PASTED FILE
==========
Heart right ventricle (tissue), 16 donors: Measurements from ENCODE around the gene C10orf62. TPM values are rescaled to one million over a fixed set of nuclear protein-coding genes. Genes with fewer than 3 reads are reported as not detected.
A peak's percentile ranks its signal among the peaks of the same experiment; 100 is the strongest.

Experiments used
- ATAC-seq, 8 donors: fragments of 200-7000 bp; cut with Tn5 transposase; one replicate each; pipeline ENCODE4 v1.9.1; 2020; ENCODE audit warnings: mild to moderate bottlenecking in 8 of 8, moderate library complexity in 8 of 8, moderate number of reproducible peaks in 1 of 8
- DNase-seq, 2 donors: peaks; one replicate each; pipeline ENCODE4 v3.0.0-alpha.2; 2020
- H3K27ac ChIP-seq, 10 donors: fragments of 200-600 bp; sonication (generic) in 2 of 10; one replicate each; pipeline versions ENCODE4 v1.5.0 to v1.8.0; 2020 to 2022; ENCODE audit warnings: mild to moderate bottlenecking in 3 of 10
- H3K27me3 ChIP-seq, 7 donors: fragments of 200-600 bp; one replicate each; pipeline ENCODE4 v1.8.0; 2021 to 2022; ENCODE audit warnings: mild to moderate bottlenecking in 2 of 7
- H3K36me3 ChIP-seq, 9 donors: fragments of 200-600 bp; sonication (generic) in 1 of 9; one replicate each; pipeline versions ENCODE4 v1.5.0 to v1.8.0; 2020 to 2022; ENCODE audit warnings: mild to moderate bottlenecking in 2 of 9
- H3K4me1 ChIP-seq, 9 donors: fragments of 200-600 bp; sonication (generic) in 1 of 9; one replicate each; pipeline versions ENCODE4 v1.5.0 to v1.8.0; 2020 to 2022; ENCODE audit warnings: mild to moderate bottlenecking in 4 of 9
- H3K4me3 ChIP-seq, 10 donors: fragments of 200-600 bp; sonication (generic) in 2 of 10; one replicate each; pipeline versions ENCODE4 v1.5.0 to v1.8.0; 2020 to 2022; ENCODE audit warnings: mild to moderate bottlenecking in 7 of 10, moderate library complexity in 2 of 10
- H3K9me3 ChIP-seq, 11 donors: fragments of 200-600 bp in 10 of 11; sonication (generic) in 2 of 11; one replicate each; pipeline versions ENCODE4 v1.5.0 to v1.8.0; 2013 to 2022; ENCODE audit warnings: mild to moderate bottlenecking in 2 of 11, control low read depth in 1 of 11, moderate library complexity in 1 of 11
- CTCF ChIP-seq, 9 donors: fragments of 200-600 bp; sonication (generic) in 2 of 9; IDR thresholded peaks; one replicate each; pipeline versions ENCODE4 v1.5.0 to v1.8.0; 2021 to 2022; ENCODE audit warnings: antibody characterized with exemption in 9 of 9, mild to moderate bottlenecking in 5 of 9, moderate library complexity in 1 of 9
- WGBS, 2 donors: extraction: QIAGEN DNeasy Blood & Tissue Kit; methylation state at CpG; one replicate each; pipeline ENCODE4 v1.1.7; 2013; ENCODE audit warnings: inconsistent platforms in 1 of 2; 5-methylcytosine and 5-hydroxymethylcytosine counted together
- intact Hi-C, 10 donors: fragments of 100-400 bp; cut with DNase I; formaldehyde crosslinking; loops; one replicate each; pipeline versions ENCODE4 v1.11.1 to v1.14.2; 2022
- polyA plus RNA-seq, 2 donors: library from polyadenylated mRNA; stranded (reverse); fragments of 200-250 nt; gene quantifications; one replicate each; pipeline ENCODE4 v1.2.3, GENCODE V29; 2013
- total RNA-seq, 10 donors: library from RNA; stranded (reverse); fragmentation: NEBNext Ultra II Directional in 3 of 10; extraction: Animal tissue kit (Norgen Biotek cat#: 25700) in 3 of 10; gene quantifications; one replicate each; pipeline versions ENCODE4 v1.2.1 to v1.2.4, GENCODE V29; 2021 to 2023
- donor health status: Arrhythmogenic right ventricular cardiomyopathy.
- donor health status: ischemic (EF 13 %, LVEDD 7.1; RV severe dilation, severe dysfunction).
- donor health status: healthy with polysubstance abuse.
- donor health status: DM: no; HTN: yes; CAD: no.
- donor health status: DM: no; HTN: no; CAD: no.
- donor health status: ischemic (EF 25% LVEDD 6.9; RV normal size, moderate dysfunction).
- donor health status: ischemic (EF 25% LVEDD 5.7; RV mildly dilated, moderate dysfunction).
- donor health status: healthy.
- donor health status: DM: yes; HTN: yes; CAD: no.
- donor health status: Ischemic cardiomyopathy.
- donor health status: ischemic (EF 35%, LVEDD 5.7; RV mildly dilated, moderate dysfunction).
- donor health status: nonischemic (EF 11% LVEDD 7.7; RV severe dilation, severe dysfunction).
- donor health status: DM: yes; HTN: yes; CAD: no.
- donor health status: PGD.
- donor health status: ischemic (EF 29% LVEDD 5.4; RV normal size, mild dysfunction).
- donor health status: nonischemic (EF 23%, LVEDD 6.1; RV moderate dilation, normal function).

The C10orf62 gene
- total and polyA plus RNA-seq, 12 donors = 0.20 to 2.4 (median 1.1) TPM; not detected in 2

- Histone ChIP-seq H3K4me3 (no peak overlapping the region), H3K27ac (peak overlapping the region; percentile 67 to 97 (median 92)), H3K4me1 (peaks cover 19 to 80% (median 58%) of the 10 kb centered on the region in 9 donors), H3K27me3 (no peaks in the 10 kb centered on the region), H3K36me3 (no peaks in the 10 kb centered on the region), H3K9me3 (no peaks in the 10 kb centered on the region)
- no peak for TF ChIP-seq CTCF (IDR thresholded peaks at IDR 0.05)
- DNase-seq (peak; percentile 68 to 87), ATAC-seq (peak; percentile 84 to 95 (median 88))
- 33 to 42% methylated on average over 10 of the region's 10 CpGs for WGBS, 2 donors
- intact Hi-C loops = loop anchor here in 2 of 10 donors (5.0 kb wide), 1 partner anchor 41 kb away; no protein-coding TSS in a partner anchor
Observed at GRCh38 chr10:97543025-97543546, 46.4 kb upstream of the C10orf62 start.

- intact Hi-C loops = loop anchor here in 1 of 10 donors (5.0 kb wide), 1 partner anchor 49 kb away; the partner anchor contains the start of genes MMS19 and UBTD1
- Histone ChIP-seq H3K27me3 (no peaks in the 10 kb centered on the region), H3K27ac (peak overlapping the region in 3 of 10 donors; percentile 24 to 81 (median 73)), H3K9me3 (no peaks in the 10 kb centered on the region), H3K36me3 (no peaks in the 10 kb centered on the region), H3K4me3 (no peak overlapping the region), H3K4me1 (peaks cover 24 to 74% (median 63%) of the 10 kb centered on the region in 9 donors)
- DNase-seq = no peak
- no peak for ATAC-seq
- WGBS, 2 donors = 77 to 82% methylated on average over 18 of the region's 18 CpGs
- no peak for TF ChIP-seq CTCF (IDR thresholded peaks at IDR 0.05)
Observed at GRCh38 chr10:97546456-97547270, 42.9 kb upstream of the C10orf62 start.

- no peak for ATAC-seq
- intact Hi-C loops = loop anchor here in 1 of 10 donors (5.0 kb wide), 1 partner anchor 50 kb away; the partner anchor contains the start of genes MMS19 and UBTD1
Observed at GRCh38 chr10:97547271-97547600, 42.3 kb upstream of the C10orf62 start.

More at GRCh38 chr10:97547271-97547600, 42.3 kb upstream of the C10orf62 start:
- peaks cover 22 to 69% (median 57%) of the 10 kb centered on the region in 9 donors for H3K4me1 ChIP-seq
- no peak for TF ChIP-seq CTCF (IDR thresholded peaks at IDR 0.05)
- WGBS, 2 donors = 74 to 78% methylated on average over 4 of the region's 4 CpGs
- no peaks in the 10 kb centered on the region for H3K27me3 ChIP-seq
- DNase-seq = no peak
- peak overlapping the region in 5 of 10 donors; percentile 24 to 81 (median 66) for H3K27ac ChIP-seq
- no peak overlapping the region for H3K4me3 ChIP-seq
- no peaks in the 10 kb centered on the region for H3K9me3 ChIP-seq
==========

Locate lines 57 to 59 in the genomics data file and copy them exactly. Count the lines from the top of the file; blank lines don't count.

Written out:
- peak overlapping the region in 5 of 10 donors; percentile 24 to 81 (median 66) for H3K27ac ChIP-seq
- no peak overlapping the region for H3K4me3 ChIP-seq
- no peaks in the 10 kb centered on the region for H3K9me3 ChIP-seq